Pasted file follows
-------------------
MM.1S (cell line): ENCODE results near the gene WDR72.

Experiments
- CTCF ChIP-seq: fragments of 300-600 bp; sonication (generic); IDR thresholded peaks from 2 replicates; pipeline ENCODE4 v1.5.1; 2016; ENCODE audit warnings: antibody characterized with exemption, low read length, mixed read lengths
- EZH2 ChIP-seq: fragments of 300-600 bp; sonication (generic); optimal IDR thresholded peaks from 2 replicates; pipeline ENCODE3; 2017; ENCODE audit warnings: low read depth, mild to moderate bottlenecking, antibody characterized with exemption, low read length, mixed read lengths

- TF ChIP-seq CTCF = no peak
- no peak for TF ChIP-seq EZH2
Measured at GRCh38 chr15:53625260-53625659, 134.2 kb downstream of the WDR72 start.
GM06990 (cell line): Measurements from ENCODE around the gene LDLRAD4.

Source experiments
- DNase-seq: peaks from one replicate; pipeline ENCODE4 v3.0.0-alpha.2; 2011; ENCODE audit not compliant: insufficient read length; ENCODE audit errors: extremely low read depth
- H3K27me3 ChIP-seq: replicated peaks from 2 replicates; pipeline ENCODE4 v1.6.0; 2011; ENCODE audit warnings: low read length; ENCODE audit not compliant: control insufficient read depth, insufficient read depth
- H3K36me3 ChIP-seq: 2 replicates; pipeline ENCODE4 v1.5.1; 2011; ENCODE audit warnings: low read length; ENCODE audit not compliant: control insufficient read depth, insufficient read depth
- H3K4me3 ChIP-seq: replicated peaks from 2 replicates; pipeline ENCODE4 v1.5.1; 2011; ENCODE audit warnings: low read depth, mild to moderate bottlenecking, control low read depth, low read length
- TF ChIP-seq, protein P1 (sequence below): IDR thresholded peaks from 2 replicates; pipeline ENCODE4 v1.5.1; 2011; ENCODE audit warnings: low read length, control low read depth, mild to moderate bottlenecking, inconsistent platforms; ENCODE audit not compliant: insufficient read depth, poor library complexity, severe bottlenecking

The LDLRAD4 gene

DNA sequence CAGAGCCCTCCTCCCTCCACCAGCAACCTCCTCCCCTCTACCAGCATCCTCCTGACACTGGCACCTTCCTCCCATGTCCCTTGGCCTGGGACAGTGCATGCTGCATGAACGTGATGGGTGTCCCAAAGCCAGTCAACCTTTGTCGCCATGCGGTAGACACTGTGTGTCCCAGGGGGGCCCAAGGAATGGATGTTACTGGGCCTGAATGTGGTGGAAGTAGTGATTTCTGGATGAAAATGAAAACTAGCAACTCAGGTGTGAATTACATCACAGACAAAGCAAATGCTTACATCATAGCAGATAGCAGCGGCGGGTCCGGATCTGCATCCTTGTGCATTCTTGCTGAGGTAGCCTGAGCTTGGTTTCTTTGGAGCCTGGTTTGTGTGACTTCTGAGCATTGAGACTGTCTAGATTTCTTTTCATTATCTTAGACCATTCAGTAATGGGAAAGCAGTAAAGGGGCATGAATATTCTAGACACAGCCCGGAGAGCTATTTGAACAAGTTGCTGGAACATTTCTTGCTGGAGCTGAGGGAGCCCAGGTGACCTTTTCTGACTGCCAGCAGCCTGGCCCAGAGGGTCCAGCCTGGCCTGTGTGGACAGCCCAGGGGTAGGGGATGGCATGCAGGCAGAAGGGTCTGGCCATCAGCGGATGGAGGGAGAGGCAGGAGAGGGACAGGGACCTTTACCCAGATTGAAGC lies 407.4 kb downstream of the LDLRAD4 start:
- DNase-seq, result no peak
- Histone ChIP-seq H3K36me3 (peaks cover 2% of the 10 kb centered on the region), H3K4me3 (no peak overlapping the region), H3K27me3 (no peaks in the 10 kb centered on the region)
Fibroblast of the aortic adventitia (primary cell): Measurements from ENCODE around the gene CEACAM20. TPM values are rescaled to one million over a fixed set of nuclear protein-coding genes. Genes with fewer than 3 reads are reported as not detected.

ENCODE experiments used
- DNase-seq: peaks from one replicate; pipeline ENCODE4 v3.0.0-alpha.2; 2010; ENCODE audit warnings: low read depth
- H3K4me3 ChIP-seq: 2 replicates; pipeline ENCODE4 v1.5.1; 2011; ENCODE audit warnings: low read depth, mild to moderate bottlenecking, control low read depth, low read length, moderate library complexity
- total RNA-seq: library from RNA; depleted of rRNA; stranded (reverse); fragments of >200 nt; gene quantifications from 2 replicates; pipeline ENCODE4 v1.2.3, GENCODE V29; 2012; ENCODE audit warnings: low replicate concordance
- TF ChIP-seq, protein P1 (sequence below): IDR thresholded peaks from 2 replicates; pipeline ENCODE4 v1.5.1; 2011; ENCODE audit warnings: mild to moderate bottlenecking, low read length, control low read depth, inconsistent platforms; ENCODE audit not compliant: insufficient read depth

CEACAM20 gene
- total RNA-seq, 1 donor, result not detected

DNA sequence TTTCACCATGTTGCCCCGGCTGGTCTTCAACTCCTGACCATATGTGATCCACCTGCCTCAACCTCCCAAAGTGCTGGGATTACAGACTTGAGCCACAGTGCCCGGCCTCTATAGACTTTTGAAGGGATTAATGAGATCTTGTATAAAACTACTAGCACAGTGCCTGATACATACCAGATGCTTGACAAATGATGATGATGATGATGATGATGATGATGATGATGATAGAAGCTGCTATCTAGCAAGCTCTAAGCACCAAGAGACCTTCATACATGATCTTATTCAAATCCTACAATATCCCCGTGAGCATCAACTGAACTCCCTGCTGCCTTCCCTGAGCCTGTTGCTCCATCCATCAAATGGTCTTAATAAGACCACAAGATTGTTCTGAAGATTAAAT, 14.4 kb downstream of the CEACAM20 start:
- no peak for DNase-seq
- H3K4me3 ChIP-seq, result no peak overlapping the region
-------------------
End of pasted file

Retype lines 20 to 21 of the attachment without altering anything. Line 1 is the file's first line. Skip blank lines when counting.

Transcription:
ENCODE experiments used
- DNase-seq: peaks from one replicate; pipeline ENCODE4 v3.0.0-alpha.2; 2010; ENCODE audit warnings: low read depth